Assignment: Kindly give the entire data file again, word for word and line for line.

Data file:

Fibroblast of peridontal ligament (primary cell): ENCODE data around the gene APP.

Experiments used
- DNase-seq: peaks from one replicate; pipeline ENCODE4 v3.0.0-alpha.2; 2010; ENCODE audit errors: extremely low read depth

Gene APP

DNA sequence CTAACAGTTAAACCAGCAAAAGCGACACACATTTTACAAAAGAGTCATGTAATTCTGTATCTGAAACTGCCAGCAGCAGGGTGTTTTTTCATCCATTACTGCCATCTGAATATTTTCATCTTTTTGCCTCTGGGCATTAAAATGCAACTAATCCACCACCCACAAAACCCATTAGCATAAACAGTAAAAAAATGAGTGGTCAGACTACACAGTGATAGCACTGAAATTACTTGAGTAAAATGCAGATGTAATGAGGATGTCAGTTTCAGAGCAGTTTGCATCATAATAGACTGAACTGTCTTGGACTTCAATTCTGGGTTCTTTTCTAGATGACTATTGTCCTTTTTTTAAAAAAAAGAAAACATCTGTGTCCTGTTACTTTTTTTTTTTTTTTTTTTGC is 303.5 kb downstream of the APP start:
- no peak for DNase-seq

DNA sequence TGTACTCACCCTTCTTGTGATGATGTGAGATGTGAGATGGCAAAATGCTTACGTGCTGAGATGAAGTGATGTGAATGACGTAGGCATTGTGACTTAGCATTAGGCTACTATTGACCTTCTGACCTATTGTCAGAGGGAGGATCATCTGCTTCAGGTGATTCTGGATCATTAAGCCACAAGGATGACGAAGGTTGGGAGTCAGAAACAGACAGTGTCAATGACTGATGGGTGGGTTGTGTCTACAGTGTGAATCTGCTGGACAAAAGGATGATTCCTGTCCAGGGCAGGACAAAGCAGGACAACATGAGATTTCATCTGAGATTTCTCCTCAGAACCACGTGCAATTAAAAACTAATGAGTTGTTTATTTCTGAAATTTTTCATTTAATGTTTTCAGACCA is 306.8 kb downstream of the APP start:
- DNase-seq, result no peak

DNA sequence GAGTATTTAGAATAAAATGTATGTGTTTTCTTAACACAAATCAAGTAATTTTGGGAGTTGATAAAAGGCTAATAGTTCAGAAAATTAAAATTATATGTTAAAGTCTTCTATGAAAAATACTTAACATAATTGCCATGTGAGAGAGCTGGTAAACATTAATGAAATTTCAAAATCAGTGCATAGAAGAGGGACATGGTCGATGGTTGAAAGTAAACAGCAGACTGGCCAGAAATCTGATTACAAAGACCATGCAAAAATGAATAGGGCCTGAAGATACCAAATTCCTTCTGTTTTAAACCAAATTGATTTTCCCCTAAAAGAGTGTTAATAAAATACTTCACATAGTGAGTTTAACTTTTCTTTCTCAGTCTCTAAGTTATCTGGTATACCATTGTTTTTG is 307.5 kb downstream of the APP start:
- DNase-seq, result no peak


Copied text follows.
Fibroblast of peridontal ligament (primary cell): ENCODE data around the gene APP.

Experiments used
- DNase-seq: peaks from one replicate; pipeline ENCODE4 v3.0.0-alpha.2; 2010; ENCODE audit errors: extremely low read depth

Gene APP

DNA sequence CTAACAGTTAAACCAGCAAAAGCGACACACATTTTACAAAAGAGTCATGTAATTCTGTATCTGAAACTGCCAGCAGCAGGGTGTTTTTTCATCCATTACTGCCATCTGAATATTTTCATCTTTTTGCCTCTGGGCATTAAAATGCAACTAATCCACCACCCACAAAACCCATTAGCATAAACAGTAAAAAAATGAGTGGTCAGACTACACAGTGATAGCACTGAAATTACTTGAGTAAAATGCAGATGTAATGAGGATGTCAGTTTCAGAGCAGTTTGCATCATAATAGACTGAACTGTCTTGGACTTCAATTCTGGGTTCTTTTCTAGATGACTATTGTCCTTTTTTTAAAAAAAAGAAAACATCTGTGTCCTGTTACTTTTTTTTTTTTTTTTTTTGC is 303.5 kb downstream of the APP start:
- no peak for DNase-seq

DNA sequence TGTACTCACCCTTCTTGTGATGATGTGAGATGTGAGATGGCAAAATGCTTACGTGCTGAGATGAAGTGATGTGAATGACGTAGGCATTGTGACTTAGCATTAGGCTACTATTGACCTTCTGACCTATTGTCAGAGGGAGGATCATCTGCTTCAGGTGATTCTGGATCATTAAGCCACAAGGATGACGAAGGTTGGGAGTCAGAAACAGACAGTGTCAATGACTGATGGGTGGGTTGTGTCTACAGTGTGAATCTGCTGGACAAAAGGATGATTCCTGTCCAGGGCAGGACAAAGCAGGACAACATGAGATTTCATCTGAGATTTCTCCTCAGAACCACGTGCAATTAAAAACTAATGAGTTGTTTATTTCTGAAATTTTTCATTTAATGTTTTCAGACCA is 306.8 kb downstream of the APP start:
- DNase-seq, result no peak

DNA sequence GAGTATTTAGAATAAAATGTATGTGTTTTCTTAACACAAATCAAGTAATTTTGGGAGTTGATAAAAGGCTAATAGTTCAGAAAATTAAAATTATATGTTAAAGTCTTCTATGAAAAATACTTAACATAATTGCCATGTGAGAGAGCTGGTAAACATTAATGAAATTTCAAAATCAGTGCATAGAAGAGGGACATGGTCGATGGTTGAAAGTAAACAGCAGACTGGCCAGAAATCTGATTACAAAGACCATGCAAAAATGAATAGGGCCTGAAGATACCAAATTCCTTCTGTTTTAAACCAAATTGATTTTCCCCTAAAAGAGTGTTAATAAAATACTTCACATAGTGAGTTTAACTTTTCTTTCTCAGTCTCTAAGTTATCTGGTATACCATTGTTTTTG is 307.5 kb downstream of the APP start:
- DNase-seq, result no peak